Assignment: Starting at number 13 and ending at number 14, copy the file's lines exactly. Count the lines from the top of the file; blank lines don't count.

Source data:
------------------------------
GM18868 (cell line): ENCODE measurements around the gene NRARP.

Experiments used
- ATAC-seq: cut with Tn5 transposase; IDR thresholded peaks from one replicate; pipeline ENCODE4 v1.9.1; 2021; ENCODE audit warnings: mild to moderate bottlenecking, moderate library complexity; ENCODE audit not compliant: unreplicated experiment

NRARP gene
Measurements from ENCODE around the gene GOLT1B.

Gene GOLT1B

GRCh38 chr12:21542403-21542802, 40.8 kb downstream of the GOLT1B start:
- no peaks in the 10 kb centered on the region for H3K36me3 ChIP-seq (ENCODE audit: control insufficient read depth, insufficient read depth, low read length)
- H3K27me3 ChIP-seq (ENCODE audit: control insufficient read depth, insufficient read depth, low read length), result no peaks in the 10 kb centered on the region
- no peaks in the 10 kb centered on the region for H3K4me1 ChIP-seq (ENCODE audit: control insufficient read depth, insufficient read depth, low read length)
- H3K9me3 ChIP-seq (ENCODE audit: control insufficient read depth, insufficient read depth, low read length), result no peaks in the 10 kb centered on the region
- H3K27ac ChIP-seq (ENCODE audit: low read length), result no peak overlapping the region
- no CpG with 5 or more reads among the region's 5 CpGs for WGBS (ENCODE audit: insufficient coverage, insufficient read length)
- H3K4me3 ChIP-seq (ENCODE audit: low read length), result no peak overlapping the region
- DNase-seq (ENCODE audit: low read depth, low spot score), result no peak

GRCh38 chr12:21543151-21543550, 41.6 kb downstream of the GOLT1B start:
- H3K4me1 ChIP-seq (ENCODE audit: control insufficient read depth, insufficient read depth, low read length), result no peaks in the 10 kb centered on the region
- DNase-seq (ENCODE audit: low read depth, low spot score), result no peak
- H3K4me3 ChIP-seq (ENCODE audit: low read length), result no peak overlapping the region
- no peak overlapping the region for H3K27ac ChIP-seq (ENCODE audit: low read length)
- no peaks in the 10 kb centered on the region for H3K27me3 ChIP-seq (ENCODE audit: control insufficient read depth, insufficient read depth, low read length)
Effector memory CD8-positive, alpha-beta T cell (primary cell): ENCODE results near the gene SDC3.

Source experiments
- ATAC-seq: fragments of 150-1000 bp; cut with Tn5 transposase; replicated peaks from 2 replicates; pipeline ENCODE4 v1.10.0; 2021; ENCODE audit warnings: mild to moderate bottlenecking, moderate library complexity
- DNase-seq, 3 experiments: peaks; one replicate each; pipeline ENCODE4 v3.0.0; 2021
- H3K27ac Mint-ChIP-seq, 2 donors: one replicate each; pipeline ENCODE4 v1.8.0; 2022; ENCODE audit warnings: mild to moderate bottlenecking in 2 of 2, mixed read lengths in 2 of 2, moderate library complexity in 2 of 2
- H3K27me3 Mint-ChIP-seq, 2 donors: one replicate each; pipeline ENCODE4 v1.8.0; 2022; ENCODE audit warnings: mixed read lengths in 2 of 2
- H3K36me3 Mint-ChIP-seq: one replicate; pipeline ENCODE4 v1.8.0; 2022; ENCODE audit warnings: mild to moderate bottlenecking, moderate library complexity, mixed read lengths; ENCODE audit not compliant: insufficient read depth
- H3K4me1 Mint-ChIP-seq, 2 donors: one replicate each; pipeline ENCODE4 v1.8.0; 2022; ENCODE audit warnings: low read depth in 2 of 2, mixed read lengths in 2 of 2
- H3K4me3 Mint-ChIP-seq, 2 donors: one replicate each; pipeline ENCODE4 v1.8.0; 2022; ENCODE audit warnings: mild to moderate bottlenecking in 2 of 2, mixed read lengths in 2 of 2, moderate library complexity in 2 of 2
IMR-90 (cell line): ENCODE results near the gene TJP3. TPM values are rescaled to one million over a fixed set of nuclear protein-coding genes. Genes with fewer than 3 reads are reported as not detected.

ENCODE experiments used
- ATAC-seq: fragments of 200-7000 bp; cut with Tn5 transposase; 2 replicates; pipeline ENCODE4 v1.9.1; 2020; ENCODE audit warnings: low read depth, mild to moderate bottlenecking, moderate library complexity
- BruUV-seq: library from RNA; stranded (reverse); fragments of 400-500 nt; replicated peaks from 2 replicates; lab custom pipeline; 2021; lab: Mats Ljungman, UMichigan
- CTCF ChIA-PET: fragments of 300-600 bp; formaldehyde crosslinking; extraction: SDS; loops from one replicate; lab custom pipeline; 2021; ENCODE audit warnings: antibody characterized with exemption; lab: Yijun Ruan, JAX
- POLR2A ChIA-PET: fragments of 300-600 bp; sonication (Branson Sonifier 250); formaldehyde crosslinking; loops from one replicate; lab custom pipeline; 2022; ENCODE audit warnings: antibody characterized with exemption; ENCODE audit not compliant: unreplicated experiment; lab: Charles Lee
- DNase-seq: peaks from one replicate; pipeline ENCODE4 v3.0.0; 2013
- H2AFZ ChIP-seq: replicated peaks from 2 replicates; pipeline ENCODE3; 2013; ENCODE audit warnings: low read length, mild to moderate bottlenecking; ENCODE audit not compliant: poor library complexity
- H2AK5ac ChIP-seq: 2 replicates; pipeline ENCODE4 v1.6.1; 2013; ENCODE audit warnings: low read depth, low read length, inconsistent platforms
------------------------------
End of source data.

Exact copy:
- no CpG with 5 or more reads among the region's 5 CpGs for WGBS (ENCODE audit: insufficient coverage, insufficient read length)
- H3K4me3 ChIP-seq (ENCODE audit: low read length), result no peak overlapping the region